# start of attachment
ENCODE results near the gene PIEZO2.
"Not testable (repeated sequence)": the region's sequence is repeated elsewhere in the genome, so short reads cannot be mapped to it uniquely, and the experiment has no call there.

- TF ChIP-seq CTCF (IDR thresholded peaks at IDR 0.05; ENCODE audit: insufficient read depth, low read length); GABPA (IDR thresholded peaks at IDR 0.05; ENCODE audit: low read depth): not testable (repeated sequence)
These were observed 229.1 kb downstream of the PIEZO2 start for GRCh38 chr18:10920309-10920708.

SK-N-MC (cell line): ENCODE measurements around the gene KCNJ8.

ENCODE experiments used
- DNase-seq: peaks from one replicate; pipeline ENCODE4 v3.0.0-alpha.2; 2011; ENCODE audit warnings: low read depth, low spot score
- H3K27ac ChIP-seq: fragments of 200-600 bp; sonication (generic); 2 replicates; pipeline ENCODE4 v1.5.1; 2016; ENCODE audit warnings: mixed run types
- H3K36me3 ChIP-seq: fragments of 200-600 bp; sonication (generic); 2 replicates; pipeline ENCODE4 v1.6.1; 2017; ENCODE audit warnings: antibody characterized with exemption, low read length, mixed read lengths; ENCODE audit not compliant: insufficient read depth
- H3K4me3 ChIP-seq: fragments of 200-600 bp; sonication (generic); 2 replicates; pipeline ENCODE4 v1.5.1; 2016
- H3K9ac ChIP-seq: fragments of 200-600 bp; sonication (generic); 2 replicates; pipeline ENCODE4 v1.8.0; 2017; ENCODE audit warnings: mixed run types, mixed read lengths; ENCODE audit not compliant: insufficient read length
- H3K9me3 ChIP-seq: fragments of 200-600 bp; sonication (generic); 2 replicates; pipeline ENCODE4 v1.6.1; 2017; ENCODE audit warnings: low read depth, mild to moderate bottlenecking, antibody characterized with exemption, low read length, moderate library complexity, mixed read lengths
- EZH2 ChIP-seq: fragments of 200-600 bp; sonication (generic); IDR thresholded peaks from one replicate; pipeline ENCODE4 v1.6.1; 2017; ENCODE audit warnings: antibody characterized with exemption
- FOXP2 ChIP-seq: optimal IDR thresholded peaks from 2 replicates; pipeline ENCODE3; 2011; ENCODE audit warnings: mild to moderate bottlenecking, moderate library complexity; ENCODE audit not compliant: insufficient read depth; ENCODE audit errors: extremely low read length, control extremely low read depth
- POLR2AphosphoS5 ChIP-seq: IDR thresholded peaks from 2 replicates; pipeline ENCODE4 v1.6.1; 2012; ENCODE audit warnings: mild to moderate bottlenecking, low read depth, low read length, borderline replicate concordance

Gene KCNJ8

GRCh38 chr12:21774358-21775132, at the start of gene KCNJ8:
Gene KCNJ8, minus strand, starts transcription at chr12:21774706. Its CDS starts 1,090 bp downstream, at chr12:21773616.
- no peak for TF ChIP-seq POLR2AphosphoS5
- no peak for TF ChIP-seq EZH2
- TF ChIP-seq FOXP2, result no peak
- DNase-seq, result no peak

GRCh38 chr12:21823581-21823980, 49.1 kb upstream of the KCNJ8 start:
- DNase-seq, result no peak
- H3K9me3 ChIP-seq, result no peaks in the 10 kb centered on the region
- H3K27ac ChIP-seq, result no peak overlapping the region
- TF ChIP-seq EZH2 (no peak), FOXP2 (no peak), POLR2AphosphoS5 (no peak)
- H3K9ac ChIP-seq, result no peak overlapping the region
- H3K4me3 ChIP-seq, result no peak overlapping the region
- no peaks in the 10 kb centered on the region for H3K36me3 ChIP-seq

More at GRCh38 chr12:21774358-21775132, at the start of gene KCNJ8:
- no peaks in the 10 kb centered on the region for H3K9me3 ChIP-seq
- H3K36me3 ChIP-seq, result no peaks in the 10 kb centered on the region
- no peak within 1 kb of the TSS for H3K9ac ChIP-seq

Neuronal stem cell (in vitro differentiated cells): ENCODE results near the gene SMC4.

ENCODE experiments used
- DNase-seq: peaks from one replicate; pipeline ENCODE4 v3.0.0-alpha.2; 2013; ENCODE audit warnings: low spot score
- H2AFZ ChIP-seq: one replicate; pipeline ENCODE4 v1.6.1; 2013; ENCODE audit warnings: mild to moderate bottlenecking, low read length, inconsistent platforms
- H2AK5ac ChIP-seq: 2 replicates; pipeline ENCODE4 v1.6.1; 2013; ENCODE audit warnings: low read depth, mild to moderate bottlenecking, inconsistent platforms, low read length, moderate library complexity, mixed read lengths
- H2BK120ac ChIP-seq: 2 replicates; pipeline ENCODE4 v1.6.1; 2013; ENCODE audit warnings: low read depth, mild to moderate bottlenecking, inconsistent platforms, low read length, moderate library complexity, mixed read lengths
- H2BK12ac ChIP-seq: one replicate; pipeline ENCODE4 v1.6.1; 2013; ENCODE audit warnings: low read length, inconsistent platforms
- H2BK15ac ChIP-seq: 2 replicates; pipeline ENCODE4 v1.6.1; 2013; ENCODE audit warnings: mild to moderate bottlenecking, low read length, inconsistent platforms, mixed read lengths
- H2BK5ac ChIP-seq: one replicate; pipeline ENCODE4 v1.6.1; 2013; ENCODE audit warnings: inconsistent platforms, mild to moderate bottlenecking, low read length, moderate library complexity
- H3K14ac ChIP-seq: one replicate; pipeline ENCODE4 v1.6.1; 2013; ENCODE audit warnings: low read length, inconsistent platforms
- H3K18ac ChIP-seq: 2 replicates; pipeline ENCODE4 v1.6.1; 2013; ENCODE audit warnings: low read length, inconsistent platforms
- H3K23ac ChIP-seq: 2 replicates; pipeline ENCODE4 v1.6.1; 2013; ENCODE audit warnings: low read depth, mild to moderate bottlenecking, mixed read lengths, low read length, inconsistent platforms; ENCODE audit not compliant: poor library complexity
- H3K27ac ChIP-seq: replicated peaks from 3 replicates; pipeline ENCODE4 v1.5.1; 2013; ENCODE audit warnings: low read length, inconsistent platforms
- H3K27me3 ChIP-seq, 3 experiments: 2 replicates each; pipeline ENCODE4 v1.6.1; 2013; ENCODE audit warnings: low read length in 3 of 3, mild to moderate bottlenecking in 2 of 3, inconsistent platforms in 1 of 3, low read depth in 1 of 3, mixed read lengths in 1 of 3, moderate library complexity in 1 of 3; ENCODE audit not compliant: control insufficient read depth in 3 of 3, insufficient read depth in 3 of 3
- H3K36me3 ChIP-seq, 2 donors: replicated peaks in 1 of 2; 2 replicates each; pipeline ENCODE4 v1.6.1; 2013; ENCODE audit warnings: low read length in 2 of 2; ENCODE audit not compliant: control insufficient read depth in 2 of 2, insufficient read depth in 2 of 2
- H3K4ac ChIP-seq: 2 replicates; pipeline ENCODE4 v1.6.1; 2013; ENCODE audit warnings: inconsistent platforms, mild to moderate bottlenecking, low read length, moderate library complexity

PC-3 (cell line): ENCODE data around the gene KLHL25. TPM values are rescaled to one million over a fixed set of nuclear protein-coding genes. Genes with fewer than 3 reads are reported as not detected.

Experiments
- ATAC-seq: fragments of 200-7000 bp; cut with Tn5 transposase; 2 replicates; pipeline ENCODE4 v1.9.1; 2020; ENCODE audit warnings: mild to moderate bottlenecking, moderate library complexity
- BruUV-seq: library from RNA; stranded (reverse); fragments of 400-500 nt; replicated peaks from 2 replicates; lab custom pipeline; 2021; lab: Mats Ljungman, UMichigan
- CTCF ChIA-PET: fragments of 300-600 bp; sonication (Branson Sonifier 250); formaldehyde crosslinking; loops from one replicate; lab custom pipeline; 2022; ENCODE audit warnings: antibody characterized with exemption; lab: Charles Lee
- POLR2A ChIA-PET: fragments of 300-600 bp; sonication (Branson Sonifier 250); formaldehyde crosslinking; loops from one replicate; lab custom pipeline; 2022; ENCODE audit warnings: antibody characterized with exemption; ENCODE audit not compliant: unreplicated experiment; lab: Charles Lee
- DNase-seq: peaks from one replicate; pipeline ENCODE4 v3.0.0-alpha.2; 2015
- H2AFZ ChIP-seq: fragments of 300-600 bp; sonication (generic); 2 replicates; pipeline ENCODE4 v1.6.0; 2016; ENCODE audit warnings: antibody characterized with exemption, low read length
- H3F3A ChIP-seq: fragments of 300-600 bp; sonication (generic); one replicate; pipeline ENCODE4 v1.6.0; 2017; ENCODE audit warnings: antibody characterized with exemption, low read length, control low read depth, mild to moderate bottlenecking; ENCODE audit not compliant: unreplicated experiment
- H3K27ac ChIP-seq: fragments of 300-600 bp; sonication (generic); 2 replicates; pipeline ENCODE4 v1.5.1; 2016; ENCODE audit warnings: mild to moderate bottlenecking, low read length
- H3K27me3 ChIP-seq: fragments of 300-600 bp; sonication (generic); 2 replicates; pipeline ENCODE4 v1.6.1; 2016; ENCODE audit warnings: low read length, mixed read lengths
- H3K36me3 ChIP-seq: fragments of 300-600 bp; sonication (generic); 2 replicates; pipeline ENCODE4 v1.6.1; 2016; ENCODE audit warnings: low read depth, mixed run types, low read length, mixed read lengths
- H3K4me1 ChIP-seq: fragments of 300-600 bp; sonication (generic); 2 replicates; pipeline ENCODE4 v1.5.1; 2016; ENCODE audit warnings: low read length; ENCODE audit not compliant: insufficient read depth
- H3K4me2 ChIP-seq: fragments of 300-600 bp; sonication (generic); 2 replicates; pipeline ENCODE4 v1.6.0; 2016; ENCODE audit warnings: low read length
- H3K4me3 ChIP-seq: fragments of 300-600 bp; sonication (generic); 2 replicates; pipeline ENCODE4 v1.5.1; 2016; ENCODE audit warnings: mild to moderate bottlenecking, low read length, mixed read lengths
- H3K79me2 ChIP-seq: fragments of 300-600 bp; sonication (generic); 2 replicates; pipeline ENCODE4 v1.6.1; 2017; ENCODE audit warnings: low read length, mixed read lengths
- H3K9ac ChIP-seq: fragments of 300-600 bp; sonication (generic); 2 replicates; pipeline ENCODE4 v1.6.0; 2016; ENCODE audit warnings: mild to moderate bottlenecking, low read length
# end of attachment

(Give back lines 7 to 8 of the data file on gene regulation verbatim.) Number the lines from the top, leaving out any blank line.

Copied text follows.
- DNase-seq: peaks from one replicate; pipeline ENCODE4 v3.0.0-alpha.2; 2011; ENCODE audit warnings: low read depth, low spot score
- H3K27ac ChIP-seq: fragments of 200-600 bp; sonication (generic); 2 replicates; pipeline ENCODE4 v1.5.1; 2016; ENCODE audit warnings: mixed run types